If you think that the message of the Catholic Church has something to do with love for humankind, you haven’t visited the Vatican Museums yet. It is impossible to leave the building without feeling a profound hatred against other people – all of them, and that means quite a lot in the Vatican Museums.
Simply stated, the collections are not a museum in the normal sense of the word, but a decorated route to the Sistine Chapel and back, and everything is organized to make sure that as many people as possible – and if possible a bit more – will stand under Michelangelo’s ceiling. The Vatican Museums have little to do with showing people things, enabling them to study, or teaching them something.
Several important departments are closed. During our visit, it was the New Wing (with the famous Augustus of Primaporta), the Museo Gregorio Profano, and the Museo Pio Christiano. The friendly lady at the information desk was unable to tell when they would be reopened, and I think that the Vatican authorities are not in a hurry, because the last time I was able to visit them was in 1984. (Marlous claims to have been in the Museo Pio Christiano in 2004 or so.) Yet, the directors are aware that people are interested in these collections; after all, the museum sells replicas of objects from those departments. Take my advise: allow the visitors to see the works of art themselves.
When we had discovered that these departments were again closed, we hesitated. For a moment we wanted to leave, but in the end we decided to stay and make the most of it, more or less against our better judgment.
At first, our decision seemed justified: when we reached the Quattro Cancelli, where you enter the museum itself, we found the terrace open, so that we could get some fresh air, which we badly needed, even though we had just arrived. From here, you can go to the Picture Gallery, which is usually delightfully quiet. However, this time we wanted to take photos of the ancient objects, so we decided to visit the Egyptian museum.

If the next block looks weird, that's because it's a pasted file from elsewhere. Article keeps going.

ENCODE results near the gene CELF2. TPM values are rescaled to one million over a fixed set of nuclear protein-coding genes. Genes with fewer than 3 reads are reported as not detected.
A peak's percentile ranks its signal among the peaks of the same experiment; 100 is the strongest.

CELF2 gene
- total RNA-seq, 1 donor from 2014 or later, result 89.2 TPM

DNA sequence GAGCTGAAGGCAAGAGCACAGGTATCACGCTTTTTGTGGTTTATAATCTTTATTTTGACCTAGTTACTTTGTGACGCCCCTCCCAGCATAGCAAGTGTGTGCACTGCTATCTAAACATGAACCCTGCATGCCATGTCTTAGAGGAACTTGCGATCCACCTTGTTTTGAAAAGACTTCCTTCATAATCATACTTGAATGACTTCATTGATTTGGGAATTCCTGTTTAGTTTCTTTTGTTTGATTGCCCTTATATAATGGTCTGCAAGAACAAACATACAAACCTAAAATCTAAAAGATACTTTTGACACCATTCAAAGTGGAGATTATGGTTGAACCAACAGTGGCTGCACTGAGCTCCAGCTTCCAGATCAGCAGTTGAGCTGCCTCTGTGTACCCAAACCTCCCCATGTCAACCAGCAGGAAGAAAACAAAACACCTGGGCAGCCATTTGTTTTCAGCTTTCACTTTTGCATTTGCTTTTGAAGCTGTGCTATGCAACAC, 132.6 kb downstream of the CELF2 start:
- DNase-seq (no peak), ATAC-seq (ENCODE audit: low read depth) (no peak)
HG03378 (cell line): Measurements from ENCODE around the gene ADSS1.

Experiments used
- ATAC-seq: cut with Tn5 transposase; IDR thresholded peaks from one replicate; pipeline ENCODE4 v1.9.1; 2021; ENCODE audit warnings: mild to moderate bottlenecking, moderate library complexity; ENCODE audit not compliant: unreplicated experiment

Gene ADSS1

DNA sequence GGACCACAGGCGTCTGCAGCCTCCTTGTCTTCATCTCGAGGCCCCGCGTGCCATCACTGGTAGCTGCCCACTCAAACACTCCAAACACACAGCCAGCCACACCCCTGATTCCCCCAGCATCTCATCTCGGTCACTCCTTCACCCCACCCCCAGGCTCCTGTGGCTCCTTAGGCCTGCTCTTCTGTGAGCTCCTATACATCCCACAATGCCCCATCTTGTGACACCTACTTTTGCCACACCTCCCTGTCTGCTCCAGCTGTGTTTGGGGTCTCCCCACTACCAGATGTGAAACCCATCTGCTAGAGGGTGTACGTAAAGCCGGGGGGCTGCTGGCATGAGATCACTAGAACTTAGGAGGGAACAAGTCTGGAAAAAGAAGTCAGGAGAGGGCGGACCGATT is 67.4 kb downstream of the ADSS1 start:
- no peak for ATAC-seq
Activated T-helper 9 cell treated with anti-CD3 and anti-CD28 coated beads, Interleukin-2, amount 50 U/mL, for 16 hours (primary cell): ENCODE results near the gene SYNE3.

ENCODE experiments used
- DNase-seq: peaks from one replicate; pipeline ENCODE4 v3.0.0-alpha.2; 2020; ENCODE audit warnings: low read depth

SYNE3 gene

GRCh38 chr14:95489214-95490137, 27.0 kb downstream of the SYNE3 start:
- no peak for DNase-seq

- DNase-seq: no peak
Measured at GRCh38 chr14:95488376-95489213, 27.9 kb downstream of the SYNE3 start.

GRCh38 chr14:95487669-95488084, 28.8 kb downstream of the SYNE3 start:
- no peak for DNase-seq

Stupid. Many people had made the same choice and were strolling around, not knowing what they were gazing at, not understanding what they were actually doing there. Yet, Marco managed to take some photos: the naophoros of Wedjahor-Resne for example, the statues from the Canopus in Hadrian’s villa in Tivoli, and two Ptolemaic statues of Ptolemy II Philadelphus and his sister-wife Arsinoe II. They were found in the Gardens of Caesar in Rome, and there’s a third statue of Drusilla.
It was only when we were back at our hotel that I realized that there must have been a fourth statue, representing Drusilla’s brother-lover Caligula. They must have wanted to show that their incestuous affair had venerable precedents. Usually, I understand what I am seeing in a museum, but in this time, I could only look without seeing.
Passing along the Nineveh reliefs – there’s an interesting scene of an Assyrian attack on Arabian tents – we reached the tombstones of the Scipiones, where we took photos. Usually, no one looks at those old epitaphs, but once we were taking our photos, other people started to pause and took pictures too. (As I said, they don’t know what they are looking at and do not understand what they are doing in a museum – my hatred of human beings was already growing.) We passed along the Apoxyomenos, one of my favorite statues, and proceeded to the Octagonal Court, where we caught some fresh air again and could take photos of the Laocoon Group. Marlous discovered the tombstone of Varius Marcellus, the father of Heliogabalus.